The learning curve of robotic retroauricular thyroidectomy demonstrated a decrease in the operation time after initially performing 15 cases. Docking the robot to minimize collision between the robot arms contributes to reducing the operation time.
Reporting Checklist: The authors have completed the STROBE reporting checklist. Available at https://gs.amegroups.com/article/view/10.21037/gs-22-365/rc
Data Sharing Statement: Available at https://gs.amegroups.com/article/view/10.21037/gs-22-365/dss
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Conflicts of Interest: All the authors have completed the ICMJE uniform disclosure form (available at https://gs.amegroups.com/article/view/10.21037/gs-22-365/coif). The authors have no conflicts of interest to declare.
Ethical Statement: The authors are accountable for all aspects of the work in ensuring that questions related to the accuracy or integrity of any part of the work are appropriately investigated and resolved. The study was conducted in accordance with the Declaration of Helsinki (as revised in 2013). This study was approved by the Institutional Review Board of the Seoul National University Bundang Hospital (No. B-2205-756-106). The requirement of informed consent from patients was waived as this was a retrospective study.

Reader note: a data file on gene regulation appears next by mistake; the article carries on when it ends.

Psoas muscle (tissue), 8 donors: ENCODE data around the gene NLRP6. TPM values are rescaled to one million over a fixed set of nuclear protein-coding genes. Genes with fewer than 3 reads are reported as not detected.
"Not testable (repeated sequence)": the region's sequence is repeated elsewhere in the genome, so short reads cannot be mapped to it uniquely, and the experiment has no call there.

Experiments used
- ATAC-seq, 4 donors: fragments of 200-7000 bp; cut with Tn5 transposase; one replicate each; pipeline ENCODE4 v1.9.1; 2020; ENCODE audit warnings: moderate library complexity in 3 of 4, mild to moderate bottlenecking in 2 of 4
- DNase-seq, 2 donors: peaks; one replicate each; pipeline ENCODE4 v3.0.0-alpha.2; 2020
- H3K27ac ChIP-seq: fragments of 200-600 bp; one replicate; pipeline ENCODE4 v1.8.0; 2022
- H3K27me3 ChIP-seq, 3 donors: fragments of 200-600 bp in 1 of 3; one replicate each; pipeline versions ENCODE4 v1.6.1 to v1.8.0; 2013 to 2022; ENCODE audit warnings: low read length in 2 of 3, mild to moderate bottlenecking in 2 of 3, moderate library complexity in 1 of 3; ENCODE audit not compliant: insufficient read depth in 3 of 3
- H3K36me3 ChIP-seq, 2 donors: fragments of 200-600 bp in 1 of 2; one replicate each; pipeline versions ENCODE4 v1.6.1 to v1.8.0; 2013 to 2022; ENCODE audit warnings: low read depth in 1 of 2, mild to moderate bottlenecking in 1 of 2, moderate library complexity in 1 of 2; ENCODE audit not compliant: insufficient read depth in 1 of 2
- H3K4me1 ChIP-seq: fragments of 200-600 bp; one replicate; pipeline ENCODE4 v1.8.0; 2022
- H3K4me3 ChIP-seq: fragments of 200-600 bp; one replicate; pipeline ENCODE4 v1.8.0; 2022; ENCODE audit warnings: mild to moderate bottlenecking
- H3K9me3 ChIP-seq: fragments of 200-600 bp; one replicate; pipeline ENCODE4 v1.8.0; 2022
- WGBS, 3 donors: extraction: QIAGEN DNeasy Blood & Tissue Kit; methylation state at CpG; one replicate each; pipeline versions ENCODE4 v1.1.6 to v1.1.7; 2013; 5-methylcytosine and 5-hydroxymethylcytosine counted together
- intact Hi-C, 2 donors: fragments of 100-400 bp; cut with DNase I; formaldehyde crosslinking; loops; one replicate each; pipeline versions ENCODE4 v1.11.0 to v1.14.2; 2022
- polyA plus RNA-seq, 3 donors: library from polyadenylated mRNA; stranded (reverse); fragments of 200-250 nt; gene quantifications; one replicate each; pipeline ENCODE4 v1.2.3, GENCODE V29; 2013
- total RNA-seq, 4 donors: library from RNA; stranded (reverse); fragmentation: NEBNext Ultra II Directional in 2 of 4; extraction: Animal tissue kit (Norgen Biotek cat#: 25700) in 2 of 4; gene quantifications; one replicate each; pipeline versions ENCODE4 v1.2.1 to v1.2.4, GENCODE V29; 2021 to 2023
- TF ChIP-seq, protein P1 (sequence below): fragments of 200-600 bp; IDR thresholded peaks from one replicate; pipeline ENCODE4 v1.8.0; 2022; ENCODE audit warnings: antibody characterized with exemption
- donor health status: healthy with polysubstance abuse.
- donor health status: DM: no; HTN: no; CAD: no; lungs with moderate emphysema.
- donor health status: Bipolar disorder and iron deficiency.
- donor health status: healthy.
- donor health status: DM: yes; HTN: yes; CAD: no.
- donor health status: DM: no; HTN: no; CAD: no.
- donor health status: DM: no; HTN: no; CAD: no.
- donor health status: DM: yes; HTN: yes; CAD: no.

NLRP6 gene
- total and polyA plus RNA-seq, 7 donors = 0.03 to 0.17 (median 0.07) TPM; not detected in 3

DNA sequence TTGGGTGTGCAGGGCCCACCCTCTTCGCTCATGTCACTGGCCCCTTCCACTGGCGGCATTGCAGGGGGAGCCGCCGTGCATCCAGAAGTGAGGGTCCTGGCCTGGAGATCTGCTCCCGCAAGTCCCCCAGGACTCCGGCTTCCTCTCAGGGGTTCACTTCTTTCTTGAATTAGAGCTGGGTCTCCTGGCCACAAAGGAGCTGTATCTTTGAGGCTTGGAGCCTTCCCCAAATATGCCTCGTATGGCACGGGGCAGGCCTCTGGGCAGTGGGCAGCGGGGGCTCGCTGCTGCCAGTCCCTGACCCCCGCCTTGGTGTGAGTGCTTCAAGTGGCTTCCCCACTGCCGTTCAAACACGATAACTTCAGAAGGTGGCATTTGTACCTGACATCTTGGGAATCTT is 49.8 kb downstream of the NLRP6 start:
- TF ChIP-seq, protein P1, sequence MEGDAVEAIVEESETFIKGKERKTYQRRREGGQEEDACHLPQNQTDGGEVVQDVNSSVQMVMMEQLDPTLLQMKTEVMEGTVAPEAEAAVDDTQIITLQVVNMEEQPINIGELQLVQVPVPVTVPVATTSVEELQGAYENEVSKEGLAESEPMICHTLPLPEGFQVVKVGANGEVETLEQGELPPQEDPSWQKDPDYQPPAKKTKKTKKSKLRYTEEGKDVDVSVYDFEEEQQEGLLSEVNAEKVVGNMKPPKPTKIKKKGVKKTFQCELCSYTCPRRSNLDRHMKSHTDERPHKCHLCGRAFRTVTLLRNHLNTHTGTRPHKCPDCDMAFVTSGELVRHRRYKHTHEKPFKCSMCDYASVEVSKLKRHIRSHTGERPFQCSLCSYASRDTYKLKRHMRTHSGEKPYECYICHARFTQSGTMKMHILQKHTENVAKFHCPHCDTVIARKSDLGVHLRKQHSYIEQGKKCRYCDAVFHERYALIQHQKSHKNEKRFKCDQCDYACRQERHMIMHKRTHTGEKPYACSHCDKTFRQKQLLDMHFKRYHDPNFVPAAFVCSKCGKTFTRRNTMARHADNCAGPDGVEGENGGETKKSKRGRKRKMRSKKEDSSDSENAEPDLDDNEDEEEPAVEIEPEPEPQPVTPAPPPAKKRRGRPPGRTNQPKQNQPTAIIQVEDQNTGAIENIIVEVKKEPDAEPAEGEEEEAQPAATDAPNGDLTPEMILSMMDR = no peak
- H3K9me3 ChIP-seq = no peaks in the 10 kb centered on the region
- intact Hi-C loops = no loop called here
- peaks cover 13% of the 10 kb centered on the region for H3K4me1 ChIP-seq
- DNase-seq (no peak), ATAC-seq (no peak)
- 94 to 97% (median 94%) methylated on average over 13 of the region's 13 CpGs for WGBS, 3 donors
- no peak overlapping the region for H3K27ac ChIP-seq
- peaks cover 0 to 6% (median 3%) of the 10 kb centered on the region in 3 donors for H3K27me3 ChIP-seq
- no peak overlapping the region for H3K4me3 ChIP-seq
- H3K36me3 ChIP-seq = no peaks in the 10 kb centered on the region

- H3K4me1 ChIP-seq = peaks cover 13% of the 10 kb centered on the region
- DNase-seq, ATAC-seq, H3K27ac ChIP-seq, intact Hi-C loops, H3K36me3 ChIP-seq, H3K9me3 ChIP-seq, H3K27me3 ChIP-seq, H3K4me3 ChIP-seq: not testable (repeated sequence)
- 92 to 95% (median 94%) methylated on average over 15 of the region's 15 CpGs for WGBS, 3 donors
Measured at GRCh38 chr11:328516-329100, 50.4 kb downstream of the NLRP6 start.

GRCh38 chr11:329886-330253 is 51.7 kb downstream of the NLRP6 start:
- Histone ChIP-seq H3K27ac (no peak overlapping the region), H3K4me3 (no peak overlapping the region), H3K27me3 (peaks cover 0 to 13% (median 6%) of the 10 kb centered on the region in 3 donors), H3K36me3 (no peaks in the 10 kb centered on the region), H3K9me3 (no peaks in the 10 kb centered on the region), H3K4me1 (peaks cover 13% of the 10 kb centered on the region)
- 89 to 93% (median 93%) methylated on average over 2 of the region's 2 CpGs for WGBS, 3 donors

Open Access Statement: This is an Open Access article distributed in accordance with the Creative Commons Attribution-NonCommercial-NoDerivs 4.0 International License (CC BY-NC-ND 4.0), which permits the non-commercial replication and distribution of the article with the strict proviso that no changes or edits are made and the original work is properly cited (including links to both the formal publication through the relevant DOI and the license). See: https://creativecommons.org/licenses/by-nc-nd/4.0/.